The Philadelphia region’s role in baseball history is deep. The Phillies, formed in 1883, are the oldest franchise in all of professional sports to have operated in one city. The mud that baseballs in Major League Baseball (MLB) are rubbed with prior to use originates from a secret location on the New Jersey side of the Delaware River. And another long-standing ritual, practiced by Little Leaguers and MLB stars alike, relies on an old product with long-standing Philadelphia ties– neatsfoot oil.
The name “neatsfoot oil” derives from “neat,” an Old English word for “cattle.” Dating back to the 16th century, the original source for the oil was the shinbones of cattle and horses. Unlike most fats from warm-blooded animals, this oil remains liquid at room temperature. Historically, it’s been used in the process of tanning leather.
Philadelphia’s ties to neatsfoot oil go at least as far back as 1873, when Abram Sulzberger emigrated from Germany and leased a parcel of land along East Ontario Street in Port Richmond to establish a rendering plant. He changed the family name to Berg and the new business became The Berg Company, quickly growing to become one of the largest renderers of animal parts in the city at the time.
The company employed cart drivers to pick up carcasses around the city to make fertilizers and glues. There were other sources of material, too. “It was the biggest importer of whale oil, which was the original source of neatsfoot oil,” explained A. J. Berg, currently the company president and fifth generation member of his family to run the business. A postcard from 1911 depicts a beached whale surrounded by crowds of people, with the caption, “This gigantic whale came ashore at Ocean City, N.J., October 8, 1911. Was removed and utilized by The Berg Co., removers of dead animals and the largest collectors of fat and bones in Philadelphia, Penna.”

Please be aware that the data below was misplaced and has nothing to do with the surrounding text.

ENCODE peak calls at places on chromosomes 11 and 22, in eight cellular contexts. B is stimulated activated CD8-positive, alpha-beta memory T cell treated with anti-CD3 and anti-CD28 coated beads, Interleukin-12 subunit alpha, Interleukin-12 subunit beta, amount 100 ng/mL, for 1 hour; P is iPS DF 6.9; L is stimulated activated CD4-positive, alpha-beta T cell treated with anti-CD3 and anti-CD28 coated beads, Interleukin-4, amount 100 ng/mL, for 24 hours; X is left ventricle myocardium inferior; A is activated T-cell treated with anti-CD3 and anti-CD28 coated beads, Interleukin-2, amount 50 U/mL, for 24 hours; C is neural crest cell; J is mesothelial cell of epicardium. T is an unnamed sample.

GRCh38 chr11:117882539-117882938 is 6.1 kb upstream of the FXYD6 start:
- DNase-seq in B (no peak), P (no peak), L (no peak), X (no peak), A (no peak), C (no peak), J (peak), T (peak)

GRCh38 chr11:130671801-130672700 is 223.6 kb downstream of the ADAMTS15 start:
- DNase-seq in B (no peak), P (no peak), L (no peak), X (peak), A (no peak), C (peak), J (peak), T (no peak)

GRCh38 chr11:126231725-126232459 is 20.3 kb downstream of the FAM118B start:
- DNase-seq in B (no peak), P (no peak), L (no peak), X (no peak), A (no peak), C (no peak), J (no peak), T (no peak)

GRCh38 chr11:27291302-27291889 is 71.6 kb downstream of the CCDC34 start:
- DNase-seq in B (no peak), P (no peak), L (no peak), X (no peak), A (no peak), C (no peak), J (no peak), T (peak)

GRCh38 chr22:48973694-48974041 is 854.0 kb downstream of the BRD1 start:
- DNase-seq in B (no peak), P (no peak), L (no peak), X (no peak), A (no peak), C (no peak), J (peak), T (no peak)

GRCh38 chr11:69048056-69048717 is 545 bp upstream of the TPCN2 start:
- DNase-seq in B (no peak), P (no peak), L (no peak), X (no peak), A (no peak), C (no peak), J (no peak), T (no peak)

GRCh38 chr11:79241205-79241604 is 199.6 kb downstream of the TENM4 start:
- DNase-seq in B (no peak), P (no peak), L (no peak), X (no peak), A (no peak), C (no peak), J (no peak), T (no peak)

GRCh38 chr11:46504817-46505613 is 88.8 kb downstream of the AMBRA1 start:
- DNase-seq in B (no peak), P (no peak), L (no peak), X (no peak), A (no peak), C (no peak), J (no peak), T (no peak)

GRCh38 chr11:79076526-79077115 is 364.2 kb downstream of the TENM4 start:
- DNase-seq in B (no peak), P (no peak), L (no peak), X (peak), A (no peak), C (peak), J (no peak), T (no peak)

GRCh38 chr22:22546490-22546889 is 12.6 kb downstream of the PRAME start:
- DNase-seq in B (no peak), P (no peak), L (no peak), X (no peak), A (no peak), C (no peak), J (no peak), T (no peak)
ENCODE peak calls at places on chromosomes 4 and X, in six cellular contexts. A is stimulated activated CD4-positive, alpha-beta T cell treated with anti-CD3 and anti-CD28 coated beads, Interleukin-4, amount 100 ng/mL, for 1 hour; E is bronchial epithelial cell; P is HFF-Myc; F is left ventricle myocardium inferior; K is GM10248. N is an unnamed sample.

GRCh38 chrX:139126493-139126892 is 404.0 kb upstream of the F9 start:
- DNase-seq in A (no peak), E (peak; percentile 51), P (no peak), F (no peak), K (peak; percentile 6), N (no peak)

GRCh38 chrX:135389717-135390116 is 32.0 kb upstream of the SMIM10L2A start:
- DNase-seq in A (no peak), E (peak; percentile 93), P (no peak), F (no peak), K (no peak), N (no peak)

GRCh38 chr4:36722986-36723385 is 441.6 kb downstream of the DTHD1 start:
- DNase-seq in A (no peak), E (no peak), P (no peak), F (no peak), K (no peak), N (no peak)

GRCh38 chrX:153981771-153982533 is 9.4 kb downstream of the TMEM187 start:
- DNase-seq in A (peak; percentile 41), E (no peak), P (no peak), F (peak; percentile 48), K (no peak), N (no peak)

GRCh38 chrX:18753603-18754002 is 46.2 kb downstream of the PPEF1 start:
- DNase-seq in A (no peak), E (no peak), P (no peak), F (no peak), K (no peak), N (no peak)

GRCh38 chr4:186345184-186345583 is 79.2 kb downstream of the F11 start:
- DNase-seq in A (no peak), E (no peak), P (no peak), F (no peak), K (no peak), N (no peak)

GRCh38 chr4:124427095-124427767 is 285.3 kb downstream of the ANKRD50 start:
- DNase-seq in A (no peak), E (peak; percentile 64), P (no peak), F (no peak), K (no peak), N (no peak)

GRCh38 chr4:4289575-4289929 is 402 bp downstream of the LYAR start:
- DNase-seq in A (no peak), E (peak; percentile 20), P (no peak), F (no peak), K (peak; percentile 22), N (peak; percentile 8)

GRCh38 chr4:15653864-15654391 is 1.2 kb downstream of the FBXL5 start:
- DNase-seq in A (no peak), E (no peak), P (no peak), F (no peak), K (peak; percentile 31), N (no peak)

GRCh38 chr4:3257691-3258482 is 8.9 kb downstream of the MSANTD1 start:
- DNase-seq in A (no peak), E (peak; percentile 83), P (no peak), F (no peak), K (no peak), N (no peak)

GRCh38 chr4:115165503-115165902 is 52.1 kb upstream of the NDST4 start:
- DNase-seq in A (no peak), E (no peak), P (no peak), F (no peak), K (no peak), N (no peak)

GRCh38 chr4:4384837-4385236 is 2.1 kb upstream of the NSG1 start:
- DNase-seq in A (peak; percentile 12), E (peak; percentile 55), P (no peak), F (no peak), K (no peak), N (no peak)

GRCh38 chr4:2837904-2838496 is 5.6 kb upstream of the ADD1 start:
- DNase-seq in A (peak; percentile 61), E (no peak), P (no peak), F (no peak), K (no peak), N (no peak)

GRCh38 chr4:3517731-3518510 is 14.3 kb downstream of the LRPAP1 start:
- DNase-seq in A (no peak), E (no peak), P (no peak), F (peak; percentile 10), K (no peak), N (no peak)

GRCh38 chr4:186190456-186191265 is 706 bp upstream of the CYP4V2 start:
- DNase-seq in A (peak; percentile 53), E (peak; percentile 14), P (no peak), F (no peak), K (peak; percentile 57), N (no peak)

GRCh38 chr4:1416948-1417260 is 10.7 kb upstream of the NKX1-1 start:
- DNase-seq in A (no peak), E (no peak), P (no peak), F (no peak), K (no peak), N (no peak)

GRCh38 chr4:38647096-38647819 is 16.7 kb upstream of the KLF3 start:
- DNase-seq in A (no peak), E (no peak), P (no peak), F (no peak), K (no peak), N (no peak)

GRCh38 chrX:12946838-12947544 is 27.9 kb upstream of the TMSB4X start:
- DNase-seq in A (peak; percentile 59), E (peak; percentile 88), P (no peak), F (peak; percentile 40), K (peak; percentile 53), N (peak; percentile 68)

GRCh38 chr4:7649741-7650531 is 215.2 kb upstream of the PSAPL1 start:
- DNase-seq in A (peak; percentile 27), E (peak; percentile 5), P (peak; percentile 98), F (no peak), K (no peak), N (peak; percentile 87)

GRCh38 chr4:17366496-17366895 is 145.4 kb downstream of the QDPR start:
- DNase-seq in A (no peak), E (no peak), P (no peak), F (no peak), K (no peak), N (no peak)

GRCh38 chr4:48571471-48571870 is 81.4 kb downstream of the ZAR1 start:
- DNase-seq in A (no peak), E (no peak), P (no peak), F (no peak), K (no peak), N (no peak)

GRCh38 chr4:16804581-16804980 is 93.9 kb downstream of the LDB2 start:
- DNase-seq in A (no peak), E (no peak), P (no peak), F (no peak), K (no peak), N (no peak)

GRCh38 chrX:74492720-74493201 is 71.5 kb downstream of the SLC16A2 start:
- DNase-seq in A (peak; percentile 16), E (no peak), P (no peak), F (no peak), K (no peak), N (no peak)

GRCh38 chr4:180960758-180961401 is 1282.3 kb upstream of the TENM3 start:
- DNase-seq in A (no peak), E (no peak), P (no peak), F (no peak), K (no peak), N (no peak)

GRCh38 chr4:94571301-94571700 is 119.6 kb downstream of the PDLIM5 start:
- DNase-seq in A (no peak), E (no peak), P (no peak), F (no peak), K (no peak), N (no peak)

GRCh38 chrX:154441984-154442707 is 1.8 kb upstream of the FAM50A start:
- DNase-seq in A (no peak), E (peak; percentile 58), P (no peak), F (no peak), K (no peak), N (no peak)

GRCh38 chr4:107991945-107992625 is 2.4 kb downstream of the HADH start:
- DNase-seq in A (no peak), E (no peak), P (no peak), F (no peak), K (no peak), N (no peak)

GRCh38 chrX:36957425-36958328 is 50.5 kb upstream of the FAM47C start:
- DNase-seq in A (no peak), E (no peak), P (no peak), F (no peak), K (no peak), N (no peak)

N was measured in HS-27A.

According to Berg, the company’s land originally extended from its refinery on East Ontario Street, all the way down to the Delaware River, where ships could unload whale carcasses, with the land in between filled with corrals for the cart horses. “As mechanization came, we didn’t need the land for horses and wagons,” explained Berg. Today the plant sits on roughly two and a half acres of the original parcel. The surrounding area is now home to truck repair businesses and recycling and scrap metal yards. The stretch of waterfront is dominated by PhilaPort. Eventually the company transitioned from being a renderer to full time production of animal extracted oils.
The company beginnings coincided with an important development in the history of baseball: the adoption of the baseball glove. Although baseball gloves began appearing just after the Civil War, they weren’t standard equipment until the late 19th century. “There was a lot of debate whether they gave an unfair competitive advantage and whether they were changing the game,” said David Jenemann, Professor of English at the University of Vermont and author of The Baseball Glove: History, Meaning, Material and Value. “The first gloves were catcher’s mitts. When you see old photos of catchers, their hands were a horror show of missing digits and broken fingers.”
As baseball glove use became more common among other positions as well, advice on methods of caring for them also appeared. “Throughout the early 20th century, you see references to glove oil,” Jenemann said. “Neatsfoot oil was a typical choice since it was used in the process of tanning leather.” And like so many things revolving around baseball, ritual and mythology followed. “There probably isn’t a piece of sports equipment that has more mythology and cultural practice surrounding it,” said Jenemann.